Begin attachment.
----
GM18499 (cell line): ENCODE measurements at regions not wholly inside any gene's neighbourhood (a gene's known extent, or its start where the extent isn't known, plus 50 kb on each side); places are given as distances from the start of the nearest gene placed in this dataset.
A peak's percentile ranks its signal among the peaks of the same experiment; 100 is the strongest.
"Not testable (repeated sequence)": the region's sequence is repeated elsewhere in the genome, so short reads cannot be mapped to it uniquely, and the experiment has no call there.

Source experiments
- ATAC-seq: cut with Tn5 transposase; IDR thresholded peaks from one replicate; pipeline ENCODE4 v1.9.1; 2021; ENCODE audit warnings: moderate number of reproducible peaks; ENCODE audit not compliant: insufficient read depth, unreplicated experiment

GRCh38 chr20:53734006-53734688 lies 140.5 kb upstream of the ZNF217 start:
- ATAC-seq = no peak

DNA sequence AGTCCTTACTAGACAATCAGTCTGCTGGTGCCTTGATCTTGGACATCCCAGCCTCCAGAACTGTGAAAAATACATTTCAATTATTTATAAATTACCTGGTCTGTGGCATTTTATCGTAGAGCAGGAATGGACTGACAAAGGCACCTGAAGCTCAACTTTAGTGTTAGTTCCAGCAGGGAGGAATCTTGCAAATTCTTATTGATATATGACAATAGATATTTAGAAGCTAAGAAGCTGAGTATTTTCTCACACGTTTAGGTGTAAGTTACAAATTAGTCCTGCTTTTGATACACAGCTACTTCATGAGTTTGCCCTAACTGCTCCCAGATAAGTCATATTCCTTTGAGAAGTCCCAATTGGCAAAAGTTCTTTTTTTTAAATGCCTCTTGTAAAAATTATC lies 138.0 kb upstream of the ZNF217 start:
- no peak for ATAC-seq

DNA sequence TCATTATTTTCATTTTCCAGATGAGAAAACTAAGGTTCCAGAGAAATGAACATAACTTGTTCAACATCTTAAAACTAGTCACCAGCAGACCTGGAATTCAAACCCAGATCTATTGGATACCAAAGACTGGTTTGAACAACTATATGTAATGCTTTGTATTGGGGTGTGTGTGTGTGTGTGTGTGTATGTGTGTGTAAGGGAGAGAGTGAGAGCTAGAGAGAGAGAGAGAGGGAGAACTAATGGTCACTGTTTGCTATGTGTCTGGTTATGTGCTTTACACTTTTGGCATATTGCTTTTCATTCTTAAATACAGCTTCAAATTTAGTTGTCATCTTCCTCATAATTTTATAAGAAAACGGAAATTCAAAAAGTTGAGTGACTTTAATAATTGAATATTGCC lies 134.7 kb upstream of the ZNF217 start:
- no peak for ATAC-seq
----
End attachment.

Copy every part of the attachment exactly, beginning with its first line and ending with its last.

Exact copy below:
GM18499 (cell line): ENCODE measurements at regions not wholly inside any gene's neighbourhood (a gene's known extent, or its start where the extent isn't known, plus 50 kb on each side); places are given as distances from the start of the nearest gene placed in this dataset.
A peak's percentile ranks its signal among the peaks of the same experiment; 100 is the strongest.
"Not testable (repeated sequence)": the region's sequence is repeated elsewhere in the genome, so short reads cannot be mapped to it uniquely, and the experiment has no call there.

Source experiments
- ATAC-seq: cut with Tn5 transposase; IDR thresholded peaks from one replicate; pipeline ENCODE4 v1.9.1; 2021; ENCODE audit warnings: moderate number of reproducible peaks; ENCODE audit not compliant: insufficient read depth, unreplicated experiment

GRCh38 chr20:53734006-53734688 lies 140.5 kb upstream of the ZNF217 start:
- ATAC-seq = no peak

DNA sequence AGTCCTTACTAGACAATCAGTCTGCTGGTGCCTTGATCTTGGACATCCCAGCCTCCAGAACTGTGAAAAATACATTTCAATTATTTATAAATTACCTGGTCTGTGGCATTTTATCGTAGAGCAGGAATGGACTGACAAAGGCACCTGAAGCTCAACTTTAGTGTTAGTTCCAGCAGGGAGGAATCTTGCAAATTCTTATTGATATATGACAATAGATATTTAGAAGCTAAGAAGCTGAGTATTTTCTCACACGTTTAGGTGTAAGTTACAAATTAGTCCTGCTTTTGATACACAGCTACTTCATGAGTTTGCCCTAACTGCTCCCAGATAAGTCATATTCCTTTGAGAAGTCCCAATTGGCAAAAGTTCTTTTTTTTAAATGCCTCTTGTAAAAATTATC lies 138.0 kb upstream of the ZNF217 start:
- no peak for ATAC-seq

DNA sequence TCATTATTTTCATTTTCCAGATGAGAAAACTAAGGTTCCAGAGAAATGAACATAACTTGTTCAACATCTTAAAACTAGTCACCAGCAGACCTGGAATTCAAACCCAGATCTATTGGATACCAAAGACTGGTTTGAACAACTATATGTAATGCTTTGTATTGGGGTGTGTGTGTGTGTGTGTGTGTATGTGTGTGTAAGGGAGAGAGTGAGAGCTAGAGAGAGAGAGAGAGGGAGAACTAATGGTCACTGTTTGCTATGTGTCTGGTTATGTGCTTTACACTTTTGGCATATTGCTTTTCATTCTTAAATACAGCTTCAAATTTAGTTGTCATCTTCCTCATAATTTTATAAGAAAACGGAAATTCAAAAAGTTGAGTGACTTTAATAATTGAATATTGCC lies 134.7 kb upstream of the ZNF217 start:
- no peak for ATAC-seq